Paying Off Debt Will Set You Free

Paying off debt is not difficult, but it does take time, which, in our world of instant everything, can be a bit off-putting. 

When faced with a situation that's going to take time to change, it might overwhelm you a little.  But breaking free from the debt cycle will be so liberating and will give you a new lease on life, so it's worth a bit of discomfort!

On top of this, the good news is, you can set it up and forget it if you do it correctly.  This means that paying off debt doesn’t have to be part of your day-to-day life, you can carry on as normal while it’s going on the background.

Managing Debt

How To Save More Money

Have You Got A Money Plan?

So…lets get going...

Make a list of all your debts on a sheet of paper, showing the amount you still owe, the interest payable, and your current minimum repayment amount.  You can download a ready-made sheet here.

Now you’ll be able to see the total amount of debt you’re currently paying each month.  The next step is to decide which method of paying off debt you prefer:

  • The Avalanche Method - may take longer, but you'll pay less interest
  • The Snowball Method see results faster, but may pay more interest
  • Credit Card Consolidation - you can pay very low or no interest at all, but have one big debt to pay
  • A mixture of the above

First Step – Stop Using Your Cards/Loans!

If you keep using the plastic, or pulling money out of your loans, the only way to make this work is to pay back what you spent PLUS your monthly amount on your next payment date.  Otherwise you’re kidding yourself and you’re not gong to get anywhere fast.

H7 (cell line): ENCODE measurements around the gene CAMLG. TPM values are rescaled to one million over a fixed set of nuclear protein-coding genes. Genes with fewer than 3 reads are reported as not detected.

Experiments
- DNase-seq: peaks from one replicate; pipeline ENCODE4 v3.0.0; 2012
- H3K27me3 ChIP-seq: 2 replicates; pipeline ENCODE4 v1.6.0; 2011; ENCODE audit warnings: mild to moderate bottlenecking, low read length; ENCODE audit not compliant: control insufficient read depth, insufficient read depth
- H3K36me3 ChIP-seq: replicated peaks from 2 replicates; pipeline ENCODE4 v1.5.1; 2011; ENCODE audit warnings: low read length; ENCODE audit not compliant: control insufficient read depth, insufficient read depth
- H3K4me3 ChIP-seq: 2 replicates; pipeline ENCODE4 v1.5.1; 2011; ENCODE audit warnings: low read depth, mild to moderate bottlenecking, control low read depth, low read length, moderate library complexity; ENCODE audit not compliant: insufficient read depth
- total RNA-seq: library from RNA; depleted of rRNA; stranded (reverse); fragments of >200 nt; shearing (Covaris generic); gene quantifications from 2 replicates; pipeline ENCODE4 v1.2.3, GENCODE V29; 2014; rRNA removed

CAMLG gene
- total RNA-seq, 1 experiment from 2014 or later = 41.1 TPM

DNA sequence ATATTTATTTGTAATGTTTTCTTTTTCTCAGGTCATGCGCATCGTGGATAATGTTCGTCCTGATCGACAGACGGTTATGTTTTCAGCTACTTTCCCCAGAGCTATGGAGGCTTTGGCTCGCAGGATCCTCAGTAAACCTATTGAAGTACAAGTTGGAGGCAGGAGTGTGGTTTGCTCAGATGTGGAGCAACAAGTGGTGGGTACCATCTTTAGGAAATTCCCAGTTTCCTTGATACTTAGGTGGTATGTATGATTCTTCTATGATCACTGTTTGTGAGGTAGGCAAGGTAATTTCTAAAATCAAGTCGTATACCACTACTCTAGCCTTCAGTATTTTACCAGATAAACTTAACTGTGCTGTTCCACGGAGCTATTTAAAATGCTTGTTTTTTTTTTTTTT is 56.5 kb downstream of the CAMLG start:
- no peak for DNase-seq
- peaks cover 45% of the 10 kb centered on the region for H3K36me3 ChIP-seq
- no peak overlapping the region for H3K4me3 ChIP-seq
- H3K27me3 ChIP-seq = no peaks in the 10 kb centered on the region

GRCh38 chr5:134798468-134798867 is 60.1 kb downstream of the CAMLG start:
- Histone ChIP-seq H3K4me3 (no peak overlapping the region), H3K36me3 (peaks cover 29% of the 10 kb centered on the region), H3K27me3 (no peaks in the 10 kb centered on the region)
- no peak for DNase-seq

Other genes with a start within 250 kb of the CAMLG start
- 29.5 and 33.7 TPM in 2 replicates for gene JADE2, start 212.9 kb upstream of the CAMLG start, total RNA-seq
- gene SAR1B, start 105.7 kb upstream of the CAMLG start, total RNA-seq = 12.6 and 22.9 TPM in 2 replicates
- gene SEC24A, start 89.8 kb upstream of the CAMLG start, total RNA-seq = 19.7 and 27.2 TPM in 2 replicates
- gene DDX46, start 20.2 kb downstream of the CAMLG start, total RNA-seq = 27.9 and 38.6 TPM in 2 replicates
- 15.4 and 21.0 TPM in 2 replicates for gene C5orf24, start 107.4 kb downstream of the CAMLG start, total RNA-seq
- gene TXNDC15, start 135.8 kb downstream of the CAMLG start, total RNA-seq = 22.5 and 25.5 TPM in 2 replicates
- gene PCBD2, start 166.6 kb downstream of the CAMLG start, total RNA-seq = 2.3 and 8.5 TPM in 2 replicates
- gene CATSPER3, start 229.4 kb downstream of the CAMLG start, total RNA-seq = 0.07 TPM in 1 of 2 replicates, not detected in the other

Choose one credit card you’re going to keep for emergencies - preferably the one with the lowest interest rate.  Get rid of the rest.  Cut them up and throw them away.  The card you're keeping needs to be kept in a safe place, but not in your purse or handbag. 

Stick it under your mum’s mattress – as long as she doesn’t live with you!  Freeze it in a plastic bag full of water.  Lock it in a draw and give someone else the key.  Just do anything with it so that you have to really make an effort to spend on it – it’s there for dire emergencies only.

Make sure you’re paying something into your emergency fund as well as paying off your debt.  If you suddenly have to fork out a lot of money and you have to stick it on the card – you’re going backwards.  You can organize all this by creating a budget here.

OK, so now to paying off that debt…

Paying Off Debt Using The Avalanche Method

This way of paying off debt will decrease the amount of interest you pay in the long run.  You concentrate on one debt first (still paying the minimum on all the others) and put everything you can towards paying it off, before moving on to the next on the list.

So, this is how you set it up....

Take your list and order your debts with the highest interest rate at the top.

Take the total amount you currently pay each month and find some extra money that you can add to it.

If you haven't done a budget yet, you may want to do that first so you can find where you can cut back to get the extra money.  You're going to throw everything at this to knock it on the head, so it may mean sacrificing some stuff for a while... but it will be worth it!